photo credits: Wikimedia Commons
English writer, broadcaster and astronomerwd:Q268024
country of citizenship:
language of expression: English
occupation: television presenter, astronomer, autobiographer, writer, film editor, novelist, science fiction writer, composer, musician, aircraft pilot
award received: Commander of the Order of the British Empire, Jackson-Gwilt Medal, Officer of the Order of the British Empire, Honorary Fellow of the Royal Society, Knight Bachelor, British Academy Film Awards, Doctor
Sir Patrick Alfred Caldwell-Moore (4 March 1923 – 9 December 2012) was an English amateur astronomer who attained prominent status in that field as a writer, researcher, radio commentator and television presenter.Moore was president of the British Astronomical Association; co-founder and president of the Society for Popular Astronomy; author of over seventy books on astronomy; and presenter of the world's longest-running television series with the same original presenter, BBC's The Sky at Night (from 1957). He became known as a specialist in Moon observation and for creating the Caldwell catalogue. Idiosyncrasies such as his rapid diction and monocle made him a popular and instantly recognisable figure on British television.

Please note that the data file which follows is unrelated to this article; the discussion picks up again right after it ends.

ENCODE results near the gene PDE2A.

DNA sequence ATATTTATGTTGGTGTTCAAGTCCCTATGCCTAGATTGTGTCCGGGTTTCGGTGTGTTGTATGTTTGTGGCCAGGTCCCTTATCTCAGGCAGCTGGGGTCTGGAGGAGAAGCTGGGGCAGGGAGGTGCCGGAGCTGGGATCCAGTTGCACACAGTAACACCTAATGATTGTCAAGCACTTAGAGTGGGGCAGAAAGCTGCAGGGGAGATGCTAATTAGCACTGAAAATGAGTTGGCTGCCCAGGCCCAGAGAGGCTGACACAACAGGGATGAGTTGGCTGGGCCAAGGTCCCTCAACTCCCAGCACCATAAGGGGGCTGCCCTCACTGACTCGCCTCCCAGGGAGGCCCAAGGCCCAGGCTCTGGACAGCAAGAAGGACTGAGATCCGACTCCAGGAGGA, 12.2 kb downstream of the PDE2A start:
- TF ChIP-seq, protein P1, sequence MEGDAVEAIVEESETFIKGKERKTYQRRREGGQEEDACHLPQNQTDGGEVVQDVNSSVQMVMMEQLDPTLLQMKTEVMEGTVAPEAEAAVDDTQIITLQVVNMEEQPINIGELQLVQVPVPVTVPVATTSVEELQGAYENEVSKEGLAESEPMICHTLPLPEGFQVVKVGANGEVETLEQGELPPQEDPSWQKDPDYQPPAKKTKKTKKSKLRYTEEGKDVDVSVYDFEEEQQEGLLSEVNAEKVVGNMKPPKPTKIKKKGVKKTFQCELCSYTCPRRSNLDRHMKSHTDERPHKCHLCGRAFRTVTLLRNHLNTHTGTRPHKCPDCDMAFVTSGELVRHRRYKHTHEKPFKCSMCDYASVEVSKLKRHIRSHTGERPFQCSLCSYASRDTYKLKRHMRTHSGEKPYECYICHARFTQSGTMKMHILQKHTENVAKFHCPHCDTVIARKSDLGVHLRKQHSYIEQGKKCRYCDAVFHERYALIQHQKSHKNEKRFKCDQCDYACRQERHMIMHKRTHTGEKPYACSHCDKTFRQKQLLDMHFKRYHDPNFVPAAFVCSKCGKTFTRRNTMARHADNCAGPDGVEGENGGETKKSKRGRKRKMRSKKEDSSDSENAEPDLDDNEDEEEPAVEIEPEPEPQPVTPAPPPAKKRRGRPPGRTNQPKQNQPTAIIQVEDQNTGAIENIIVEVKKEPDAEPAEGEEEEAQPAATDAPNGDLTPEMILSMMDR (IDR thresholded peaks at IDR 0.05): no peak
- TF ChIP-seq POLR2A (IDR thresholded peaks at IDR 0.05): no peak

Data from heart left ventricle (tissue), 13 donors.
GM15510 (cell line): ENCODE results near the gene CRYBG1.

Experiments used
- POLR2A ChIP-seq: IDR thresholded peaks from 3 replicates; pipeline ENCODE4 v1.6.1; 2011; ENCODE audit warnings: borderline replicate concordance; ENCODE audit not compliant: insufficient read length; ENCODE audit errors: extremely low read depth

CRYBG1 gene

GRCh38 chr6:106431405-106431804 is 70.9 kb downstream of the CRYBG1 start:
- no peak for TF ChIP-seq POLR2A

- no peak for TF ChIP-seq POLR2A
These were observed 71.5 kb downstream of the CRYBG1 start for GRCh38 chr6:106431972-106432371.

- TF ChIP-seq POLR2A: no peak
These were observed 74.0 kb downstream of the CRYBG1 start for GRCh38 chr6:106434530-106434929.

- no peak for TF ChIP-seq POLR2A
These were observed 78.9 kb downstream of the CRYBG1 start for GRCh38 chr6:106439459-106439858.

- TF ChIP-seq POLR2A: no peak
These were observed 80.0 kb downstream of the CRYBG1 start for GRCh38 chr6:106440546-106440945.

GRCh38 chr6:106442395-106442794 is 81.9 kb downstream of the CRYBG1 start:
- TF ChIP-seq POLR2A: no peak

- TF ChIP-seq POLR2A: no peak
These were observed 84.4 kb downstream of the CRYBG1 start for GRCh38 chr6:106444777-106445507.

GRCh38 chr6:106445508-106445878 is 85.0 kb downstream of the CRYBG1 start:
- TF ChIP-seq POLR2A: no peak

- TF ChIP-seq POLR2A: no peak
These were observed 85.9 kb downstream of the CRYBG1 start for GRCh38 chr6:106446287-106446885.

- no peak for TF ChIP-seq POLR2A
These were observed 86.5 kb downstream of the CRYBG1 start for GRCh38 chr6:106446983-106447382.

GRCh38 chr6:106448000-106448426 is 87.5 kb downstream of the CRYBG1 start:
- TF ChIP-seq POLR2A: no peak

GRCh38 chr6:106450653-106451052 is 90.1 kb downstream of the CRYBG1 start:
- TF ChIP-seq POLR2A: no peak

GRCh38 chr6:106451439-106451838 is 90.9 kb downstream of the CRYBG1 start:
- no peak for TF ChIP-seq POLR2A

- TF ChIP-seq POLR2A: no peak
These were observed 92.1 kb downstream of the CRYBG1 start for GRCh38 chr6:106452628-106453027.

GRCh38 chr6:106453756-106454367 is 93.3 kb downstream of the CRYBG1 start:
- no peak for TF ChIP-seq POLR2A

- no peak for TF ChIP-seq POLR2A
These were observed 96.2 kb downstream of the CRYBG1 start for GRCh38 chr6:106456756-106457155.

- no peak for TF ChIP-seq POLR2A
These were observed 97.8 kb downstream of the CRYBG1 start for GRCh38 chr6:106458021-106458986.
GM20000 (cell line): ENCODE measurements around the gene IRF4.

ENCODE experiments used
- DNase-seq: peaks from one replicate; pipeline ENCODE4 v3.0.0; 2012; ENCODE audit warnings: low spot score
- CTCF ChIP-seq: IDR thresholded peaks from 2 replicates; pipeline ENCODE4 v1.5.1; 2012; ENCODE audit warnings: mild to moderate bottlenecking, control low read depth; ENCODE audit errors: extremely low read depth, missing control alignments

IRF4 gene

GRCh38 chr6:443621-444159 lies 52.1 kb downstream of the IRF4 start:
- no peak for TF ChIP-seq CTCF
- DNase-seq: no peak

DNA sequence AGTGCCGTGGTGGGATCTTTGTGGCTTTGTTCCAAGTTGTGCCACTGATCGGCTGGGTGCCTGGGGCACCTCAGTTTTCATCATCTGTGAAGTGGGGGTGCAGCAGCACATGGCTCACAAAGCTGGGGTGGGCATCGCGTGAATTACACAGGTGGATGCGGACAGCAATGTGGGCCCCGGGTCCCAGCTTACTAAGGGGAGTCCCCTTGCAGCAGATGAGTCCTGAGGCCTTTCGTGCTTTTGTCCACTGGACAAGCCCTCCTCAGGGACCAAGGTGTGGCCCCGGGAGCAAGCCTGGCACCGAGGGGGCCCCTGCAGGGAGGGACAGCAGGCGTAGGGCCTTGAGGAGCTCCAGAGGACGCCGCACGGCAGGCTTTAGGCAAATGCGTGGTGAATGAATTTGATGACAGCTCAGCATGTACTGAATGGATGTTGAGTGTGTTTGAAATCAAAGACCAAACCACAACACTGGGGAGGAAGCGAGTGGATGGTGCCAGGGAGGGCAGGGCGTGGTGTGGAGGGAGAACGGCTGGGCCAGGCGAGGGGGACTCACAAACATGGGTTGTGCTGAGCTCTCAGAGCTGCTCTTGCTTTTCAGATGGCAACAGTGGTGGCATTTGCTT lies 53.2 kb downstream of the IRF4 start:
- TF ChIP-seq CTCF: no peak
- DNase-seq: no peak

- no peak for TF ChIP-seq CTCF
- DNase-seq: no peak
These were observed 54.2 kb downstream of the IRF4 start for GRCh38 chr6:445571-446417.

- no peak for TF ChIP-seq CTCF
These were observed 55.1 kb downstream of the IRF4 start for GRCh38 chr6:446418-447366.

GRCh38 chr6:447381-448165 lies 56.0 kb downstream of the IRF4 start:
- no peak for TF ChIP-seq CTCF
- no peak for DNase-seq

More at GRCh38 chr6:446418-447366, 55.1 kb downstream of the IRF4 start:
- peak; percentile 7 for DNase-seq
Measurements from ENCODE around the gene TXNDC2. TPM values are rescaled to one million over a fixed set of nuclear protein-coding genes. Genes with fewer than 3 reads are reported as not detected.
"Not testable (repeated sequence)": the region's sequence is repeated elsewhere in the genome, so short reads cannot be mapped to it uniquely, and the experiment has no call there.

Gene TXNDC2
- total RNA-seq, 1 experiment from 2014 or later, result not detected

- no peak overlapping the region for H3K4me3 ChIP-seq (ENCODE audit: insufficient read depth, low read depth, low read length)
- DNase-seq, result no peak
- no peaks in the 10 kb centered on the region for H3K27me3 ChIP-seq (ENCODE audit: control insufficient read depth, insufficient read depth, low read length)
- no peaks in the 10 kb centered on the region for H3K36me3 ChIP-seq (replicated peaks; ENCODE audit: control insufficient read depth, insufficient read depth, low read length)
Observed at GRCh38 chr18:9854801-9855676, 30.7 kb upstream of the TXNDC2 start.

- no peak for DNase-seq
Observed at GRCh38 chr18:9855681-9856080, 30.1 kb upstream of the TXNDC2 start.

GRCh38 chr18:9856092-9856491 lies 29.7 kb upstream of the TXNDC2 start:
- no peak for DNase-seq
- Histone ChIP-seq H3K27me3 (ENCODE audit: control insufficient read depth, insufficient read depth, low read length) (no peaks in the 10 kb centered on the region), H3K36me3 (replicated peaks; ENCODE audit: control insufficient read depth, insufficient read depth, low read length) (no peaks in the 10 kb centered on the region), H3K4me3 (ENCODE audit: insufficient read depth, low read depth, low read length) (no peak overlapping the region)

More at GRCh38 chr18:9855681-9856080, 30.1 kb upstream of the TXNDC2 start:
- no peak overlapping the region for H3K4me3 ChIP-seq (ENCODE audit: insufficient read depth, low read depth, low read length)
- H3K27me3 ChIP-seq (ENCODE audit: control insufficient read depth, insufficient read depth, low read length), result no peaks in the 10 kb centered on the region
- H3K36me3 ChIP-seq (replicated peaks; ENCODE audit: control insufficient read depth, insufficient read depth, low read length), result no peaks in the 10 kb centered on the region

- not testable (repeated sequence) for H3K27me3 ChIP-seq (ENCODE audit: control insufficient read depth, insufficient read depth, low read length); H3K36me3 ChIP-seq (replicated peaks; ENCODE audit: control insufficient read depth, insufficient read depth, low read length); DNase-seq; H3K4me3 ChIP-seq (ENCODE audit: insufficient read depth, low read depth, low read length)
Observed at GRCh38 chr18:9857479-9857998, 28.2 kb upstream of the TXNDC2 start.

Moore was also a self-taught xylophonist and pianist, as well as an accomplished composer. He was an amateur cricketer, golfer and chess player. In addition to many popular science books, he wrote numerous works of fiction. He was an opponent of fox hunting, an outspoken critic of the European Union and a supporter of the UK Independence Party, and he served as chairman of the short-lived anti-immigration United Country Party. He served in the Royal Air Force during World War II. Moore never married or had children; he did claim that he was once engaged and his fiancée was killed during the war.
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